Main Article Content


Obesity becomes a global epidemic nowadays. The high-fat diet is used as an alternative therapy for obesity. The optimal composition of a high-fat diet to reduce body weight is still unknown. This study aimed to determine which components of a high-fat diet can decrease body weight, visceral fat, and PPARG expression of visceral fat. This study was conducted at the Faculty of Veterinary Medicine, Universitas Airlangga, for three months by using a randomized post-test only control group design. Fifty male mice, 2-3 months old, 18-30 grams were adapted for one week given standard diet AIN93-M, then mice were divided into five groups, namely K1 (control group, 12% fat, 20% protein, 62% carbs); K2 (30% fat, 60% proteins, 0% carbs); K3 (45% fat, 45% protein, 0% carbs);  K4 (60% fat, 30% protein, 0% carbs); and K5 (75% fat, 15% protein, 0% carbs). Bodyweight was measured before and after treatment, then the visceral fat and PPARG expressions were evaluated. Statistical comparisons were performed using Statistical Package for the Social Sciences (SPSS) software. After treatment, there were forty-three mice. The body weight and visceral fat weight of the mice with a high-fat diet were decreased. The most significant changes in body weight were in K4 with -9,60 ± 3,806 grams reduction. The bodyweight of mice in K5, slightly increased than K2-K4. This could be caused by the hormesis phenomenon. PPARG expressions decreased in groups with a high-fat diet but increased in K5. The composition of a high-fat diet in group K4 was the most optimal to decrease the body weight, visceral fat, and PPARG expressions in mice


High fat diet mice obesity PPARG expressions visceral fat

Article Details

How to Cite
Melyana, C. P., Rejeki, P. S., Mudjanarko, S. W., Herawati, L., & Al-Arif, M. A. (2021). Effect of High Fat Diet on Body Weight, Visceral Fat Weight, and PPARG Expressions on Visceral Fat in Mice. Folia Medica Indonesiana, 57(3), 186–191.


  1. Calabrese EJ, Mattson MP (2017). How does hormesis impact biology: Toxicology, and medicine?. NPJ Aging Mech Dis 3, 1-8.
  2. Castro AI, Arbelaez DG, Crujeiras AB, et al (2018). Effect of a very low-calorie ketogenic diet on food and alcohol cravings, physical and sexual activity, sleep disturbances, and quality of life in obese patient. Nutrients 10, 1-19.
  3. Dewitt S, Hall J, Smith L, et al (2019). Office workers’ experiences of attempts to reduce sitting-time: An exploratory, mixed-methods uncontrolled intervention pilot study. BMC Public Health 19, 1-10.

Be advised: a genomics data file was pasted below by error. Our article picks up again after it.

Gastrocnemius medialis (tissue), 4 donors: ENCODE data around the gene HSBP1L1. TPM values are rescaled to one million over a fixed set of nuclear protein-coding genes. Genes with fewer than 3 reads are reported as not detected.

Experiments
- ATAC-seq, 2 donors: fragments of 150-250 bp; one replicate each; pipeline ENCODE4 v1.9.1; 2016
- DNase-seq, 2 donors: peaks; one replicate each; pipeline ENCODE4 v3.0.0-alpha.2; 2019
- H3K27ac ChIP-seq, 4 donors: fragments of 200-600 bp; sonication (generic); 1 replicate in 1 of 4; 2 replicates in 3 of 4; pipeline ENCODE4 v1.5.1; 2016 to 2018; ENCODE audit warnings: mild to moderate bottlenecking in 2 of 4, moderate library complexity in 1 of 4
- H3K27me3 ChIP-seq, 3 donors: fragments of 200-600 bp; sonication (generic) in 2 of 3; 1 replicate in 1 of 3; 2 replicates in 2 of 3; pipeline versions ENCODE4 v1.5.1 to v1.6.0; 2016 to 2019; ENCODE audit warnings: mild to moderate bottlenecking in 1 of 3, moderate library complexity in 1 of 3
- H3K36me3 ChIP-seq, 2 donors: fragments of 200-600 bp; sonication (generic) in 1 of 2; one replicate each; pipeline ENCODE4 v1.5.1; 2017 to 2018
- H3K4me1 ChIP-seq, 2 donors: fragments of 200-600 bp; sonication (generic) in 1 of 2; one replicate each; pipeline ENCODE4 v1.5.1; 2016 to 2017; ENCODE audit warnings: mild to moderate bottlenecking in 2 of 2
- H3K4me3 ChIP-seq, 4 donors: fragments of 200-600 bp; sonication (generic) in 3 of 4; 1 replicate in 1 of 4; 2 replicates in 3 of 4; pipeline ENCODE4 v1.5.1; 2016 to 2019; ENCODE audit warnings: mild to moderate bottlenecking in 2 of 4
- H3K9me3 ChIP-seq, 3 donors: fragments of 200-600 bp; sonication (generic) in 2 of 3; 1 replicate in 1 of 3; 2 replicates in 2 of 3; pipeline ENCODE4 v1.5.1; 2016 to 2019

4. Heisel T, Montassier E, Johnson A, et al (2017). High-fat diet changes fungal microbiomes and interkingdom relationships in the murine gut. Host-Microbe Biology 2, e00351-17.
  5. Hruby A, Hu F (2015). The epidemiology of obesity: A big picture. Pharmacoeconomics 33, 673-689.
  6. Kirkpatrick CF, Bolick JP, Kris-Etherton, et al (2019). Review of current evidence and clinical recommendations on the effects of low-carbohydrate and very-low-carbohydrate (including ketogenic) diets for the management of body weight and other cardiometabolic risk factors: A scientific statement from the National Lipid Association Nutrition and Lifestyle Task Force. Journal of Clinical Lipidology 13, 689-711.
  7. Motawi TK, Shaker OG, Ismail MF, et al (2017). Peroxisome proliferator-activated receptor gamma in obesity and colorectal cancer: The role of epigenetics. Scientific Reports 7, 1-8.
  8. Narayanaswami V, Dwoskin LP (2017). Obesity: Current and potential pharmacotherapeutics and targets. Pharmacol Ther 170, 116-147.
  9. Paoli A (2014). Ketogenic diet for obesity: Friend or foe?. International Journal of Environmental Research and Public Health 11, 2092-2107.
  10. Paoli A, Bosco G, Camporesi EM, et al (2015). Ketosis, ketogenic diet and food intake control: a complex relationship. Front Psychol 6, 1-9.
  11. Paoli A, Rubini A, Volek J, et al (2013). Beyond weight loss: A review of the therapeutic uses of very-low-carbohydrate (ketogenic) diets. European Journal of Clinical Nutrition 67, 789-796.
  12. Seaman D (2013). Weight gain as a consequence of living a modern lifestyle: A discussion of barriers to effective weight control and how to overcome them. Journal of Chiropractic Humanities 20, 27-35.
  13. Sipe LM, Yang C, Ephrem J, et al (2017). Differential sympathetic outflow to adipose depots is required for visceral fat loss in response to calorie restriction. Nutrition & Diabetes 7, 1-8.
  14. Watanabe R, Yamaguchi M, Watanabe K, et al (2021). Effects of collagen peptide administration on visceral fat content in high-fat diet-induced obese mice. J Nutr Sci Vitaminol 67, 57-62.
  15. Zhang Q, Xu L, Xia J, et al (2018). Treatment of diabetic mice with a combination of ketogenic diet and aerobic exercise via modulations of PPARs gene programs. PPAR Research 2018, 1-13.

Most read articles by the same author(s)

1 2 > >>